In this regard, we have shown previously that hippocampal spatial firing is dissociated from external landmarks in Bax knockout (Bax-KO) mice (Lee et al., 2009, 2012b), in which newly generated granule cells continue to accumulate, disrupting neural circuitry specifically in the DG (Sun et al., 2004; Kim et al., 2009). Behaviorally, Bax-KO mice were impaired in finding a target location based on visual landmarks when target locations predicted by dead reckoning and visual landmarks were made incongruent (Lee et al., 2009). These results suggest the involvement of the DG in binding the animal’s internal spatial map with the sensory information on external landmarks in forming a distinct spatial context for each environment. However, considering that the EC provides major cortical inputs to the hippocampus (van Strien et al., 2009), it is likely that the DG plays a more general role in encoding episodic memory than merely forming a distinct spatial context for each environment (Kesner, 2007). In the present study, we examined whether intact DG is necessary for remembering “what happened where” (i.e., spatial map-event association) in addition to remembering “what is where” (i.e., spatial map-object association) using a delayed-non-match-to-place task. We obtained results that are consistent with a general role of the DG in binding spatial and nonspatial information in the process of forming episodic memory.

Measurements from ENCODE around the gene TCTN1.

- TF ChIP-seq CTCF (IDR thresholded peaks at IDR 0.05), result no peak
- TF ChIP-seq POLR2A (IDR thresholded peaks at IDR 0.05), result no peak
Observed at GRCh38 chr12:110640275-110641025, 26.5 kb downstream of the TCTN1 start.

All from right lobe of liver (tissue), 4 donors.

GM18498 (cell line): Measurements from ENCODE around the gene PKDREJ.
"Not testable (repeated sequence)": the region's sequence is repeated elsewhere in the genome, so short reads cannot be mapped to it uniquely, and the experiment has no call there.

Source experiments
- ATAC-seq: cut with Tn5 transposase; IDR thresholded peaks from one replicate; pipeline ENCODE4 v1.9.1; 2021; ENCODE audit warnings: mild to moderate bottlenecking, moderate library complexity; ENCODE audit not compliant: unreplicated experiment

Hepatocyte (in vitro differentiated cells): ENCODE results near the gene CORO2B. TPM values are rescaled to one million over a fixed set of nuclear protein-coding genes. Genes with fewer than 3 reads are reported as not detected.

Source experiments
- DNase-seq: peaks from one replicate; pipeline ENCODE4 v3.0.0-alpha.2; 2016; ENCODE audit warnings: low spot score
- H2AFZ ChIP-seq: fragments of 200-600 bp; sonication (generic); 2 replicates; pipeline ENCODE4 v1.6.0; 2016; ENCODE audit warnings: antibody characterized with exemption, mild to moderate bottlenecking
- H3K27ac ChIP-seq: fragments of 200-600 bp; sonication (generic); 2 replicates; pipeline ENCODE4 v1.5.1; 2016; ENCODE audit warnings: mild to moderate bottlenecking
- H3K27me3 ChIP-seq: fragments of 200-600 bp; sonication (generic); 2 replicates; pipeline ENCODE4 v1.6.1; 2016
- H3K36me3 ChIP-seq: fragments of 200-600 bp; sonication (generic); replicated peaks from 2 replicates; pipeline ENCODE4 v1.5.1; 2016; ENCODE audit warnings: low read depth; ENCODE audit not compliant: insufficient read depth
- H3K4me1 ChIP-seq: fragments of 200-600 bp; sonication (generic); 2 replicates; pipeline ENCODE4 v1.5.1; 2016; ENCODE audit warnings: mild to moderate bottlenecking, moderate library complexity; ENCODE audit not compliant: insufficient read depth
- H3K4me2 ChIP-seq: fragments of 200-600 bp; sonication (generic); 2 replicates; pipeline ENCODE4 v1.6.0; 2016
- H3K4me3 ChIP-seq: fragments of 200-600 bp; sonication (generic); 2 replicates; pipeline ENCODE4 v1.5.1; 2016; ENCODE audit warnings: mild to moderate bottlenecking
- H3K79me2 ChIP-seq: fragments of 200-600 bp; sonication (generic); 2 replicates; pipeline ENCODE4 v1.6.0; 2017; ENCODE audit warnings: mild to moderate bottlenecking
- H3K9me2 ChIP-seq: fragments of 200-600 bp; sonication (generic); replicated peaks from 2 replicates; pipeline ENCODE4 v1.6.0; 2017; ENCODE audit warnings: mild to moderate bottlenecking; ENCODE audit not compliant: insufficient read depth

Materials and Methods
Five Bax-KO mice and five wild-type littermates (C57BL/6J genetic background) were used in the present study. Homozygous Bax-KO and wild-type littermate mice were obtained by crossing heterozygous males and females as previously described (Sun et al., 2004). All animals were water-deprived with free access to food (maintained >80% of ad libitum body weight) and handled extensively before behavioral training began. They were maintained at a 12-h light/dark cycle and performed the behavioral task in the dark phase. The experimental protocol was approved by the Institutional Animal Care and Use Committee of the College of Medicine, Korea University.